That’s an accurate characterization, said Goldfeder. “Canadians are looking at the United States and saying, ‘We’re worried about our friends and neighbors; we’re worried about you guys,’ ” Goldfeder said. “There’s a bit of pride in the way that they’ve managed their own response to COVID, their own response to race relations, which are far from perfect, and they acknowledge that.”

Not just everyday Canadians acknowledge it, but their prime minister, too, who added after his U.S. analysis that “it is a time for us as Canadians to recognize that we, too, have our challenges. … There is systemic discrimination in Canada.” (Some will say that includes Trudeau himself, whose progressive image was tarnished when old blackface photographs of him emerged during Canada’s 2019 election.)

Beyond the alacrity of the pandemic and protests, other challenges include China, which on June 20 charged two detained Canadians for espionage in a case widely seen as leverage against Canada’s arrest of Meng Wanzhou, Huawei’s chief financial officer, on a U.S. warrant. And despite Canada’s — and Trudeau’s — surge on the world stage, the country didn’t win a seat on the United Nations Security Council, losing out to Norway and Ireland in a vote this month.

Such setbacks need not further set back the bilateral relationship. Instead, Washington and Ottawa can and should work closely on these and other diplomatic dilemmas.

That would reflect the “remarkably resilient” relationship, as Delouya describes it. In fact, he added, the countries’ tight ties “are so deep, so multifaceted, they span every sphere of economic and governmental activity you can imagine.”

Including sports. Especially, of course, hockey.

Indeed, while the official Canada Day may be on July 1, an unofficial one may occur on July 10, when NHL training camps hope to open before a postseason that includes a Minnesota Wild vs. Vancouver Canucks playoff series.

“There have been a lot of issues where the U.S. and Canada haven’t aligned on pandemic response, but the NHL has managed to bridge that,” Goldfeder said. “It’s critically important, and a huge morale boost for both sides of the border.”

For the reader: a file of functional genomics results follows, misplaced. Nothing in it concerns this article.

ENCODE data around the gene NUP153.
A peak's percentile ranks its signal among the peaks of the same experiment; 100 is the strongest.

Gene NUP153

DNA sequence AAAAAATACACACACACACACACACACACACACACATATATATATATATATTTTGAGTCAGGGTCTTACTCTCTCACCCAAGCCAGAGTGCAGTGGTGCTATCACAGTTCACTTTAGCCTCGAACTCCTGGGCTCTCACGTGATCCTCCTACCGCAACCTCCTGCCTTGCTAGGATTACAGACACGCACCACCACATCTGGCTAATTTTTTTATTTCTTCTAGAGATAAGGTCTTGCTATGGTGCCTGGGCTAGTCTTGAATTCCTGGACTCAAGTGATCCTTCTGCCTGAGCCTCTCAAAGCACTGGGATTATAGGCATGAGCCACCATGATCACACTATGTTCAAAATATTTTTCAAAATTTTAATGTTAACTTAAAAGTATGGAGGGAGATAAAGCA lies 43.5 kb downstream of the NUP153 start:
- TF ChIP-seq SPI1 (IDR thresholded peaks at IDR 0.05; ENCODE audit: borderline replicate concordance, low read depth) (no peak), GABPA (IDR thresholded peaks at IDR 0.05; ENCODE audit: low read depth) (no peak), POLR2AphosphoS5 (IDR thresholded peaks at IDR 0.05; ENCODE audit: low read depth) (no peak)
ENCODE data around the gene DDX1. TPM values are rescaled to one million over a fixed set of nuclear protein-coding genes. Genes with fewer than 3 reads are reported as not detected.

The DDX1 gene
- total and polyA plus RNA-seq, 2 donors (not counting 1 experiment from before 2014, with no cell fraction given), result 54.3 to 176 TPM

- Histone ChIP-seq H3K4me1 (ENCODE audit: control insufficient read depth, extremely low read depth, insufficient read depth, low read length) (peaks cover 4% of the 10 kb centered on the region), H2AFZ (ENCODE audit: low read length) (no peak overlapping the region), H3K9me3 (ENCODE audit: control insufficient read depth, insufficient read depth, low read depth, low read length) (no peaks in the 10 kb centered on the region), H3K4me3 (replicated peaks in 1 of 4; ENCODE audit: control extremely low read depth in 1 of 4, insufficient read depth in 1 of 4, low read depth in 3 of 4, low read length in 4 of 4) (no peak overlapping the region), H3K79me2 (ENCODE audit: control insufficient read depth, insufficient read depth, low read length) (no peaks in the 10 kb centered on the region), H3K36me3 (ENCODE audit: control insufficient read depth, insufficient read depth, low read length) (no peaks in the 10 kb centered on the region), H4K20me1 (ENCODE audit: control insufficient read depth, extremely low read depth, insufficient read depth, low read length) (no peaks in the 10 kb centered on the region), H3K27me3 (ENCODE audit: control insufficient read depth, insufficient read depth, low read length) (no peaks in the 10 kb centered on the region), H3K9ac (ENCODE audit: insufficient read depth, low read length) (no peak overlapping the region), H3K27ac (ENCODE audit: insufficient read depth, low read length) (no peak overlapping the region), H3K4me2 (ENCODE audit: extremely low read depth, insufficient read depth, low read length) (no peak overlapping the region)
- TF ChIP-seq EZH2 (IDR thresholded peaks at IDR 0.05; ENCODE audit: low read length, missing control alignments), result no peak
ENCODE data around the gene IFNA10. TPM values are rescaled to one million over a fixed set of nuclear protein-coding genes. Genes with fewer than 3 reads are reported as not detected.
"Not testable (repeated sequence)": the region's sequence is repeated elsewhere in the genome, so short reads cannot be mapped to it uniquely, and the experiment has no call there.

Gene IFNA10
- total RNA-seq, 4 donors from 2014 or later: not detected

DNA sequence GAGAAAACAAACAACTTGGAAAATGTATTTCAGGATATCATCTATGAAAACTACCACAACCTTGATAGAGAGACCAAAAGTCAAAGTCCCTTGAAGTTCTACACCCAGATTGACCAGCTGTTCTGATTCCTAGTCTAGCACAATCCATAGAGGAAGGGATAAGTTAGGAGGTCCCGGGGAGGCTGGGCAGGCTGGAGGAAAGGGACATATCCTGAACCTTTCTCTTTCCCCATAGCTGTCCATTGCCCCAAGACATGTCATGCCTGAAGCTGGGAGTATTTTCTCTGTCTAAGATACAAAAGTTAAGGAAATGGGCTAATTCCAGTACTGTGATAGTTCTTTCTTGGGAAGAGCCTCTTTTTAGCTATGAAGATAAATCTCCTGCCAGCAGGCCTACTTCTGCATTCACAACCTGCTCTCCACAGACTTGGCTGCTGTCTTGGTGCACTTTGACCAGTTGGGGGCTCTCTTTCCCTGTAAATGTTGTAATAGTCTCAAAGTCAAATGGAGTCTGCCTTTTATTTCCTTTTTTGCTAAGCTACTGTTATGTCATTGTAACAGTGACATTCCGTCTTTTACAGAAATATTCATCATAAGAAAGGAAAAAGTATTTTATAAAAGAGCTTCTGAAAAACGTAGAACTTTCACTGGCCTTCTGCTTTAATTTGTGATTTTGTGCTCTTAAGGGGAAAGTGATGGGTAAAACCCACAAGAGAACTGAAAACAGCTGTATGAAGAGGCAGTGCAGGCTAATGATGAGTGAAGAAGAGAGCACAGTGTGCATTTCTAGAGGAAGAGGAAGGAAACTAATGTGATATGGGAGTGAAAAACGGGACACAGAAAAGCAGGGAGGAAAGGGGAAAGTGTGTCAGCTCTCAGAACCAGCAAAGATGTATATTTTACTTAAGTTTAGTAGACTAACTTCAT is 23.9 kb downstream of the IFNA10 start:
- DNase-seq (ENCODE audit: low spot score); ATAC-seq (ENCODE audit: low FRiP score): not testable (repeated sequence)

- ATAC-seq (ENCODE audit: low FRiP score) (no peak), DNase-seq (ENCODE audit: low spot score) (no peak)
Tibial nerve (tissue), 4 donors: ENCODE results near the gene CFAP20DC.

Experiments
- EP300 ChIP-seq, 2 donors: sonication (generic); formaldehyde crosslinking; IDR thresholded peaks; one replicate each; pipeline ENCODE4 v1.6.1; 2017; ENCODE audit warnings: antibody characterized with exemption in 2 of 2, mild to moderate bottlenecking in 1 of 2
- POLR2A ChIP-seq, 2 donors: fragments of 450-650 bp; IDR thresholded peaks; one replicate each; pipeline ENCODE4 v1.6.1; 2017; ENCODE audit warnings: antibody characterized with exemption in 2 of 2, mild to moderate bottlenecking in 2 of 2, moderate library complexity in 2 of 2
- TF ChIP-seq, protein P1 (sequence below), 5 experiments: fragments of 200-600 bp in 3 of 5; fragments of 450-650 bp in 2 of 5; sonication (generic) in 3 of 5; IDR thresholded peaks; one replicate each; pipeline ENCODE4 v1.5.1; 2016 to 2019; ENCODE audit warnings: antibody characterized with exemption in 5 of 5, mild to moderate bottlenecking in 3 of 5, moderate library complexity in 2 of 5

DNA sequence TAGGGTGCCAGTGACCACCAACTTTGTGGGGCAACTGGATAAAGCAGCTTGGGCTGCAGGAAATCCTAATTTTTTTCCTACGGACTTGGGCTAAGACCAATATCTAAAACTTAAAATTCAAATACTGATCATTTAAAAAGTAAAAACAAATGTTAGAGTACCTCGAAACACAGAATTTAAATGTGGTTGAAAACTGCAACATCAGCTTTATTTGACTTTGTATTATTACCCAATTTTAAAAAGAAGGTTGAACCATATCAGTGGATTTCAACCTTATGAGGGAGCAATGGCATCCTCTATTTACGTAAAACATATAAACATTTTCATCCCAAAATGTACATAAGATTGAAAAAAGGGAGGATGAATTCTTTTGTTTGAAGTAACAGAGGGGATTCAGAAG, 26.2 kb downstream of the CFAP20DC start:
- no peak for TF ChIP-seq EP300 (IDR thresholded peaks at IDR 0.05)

To be sure, spirits will be lifted across Canada and at least in the northern U.S. when the puck drops. But not just at the professional level: In Minnesota, youth and amateur teams can start scrimmaging on Wednesday — fittingly, however unwittingly, on Canada Day.

John Rash is a Star Tribune editorial writer and columnist. The Rash Report can be heard at 8:10 a.m. Fridays on WCCO Radio, 830-AM. On Twitter: @rashreport.

USMCA, Reopening the Border and Digitization

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When you are in a hole, you must find a way out. For Canada, expanding our trade relationships in order to expand our economy is still the best way to get ourselves out of debt. Our main customer will always be the United States, which is still the world’s biggest market. With our updated trade agreement, the United States-Mexico-Canada Agreement (USMCA), coming into effect July 1, we need to seize this opportunity.

It starts with reopening the Canada-U.S. border. We applied risk-management principles after 9/11 to provide secure, but efficient, cross-border passage. We must do so again in addressing the COVID-19 pandemic.

The recent border shutdown extension, now in effect until July 21, will mark four months of closing to all but essential traffic between Canada and the U.S. This deprives us of trade and investment opportunities. Health considerations must be made, but surely there is room to consider regional openings.

Ours is a long border. The stretch from the Atlantic to the Pacific is almost 9,000 kilometres (further than the journey from London to Beijing), while the line dividing Alaska and Yukon is another 2,200 km (equivalent to the distance from Moscow to Berlin). The European Union – which is half the size of Canada – has created travel bubbles. We should do the same.

In managing this pandemic, each province has responded to its own circumstances. Our island provinces and Quebec temporarily closed their borders. The North remains shut. Reopening began in Manitoba and Saskatchewan. In Ontario, restrictions were first relaxed outside of Toronto. One-size-fits-all has not applied within Canada. Let’s demonstrate the same flexibility in reopening to tourism and commerce.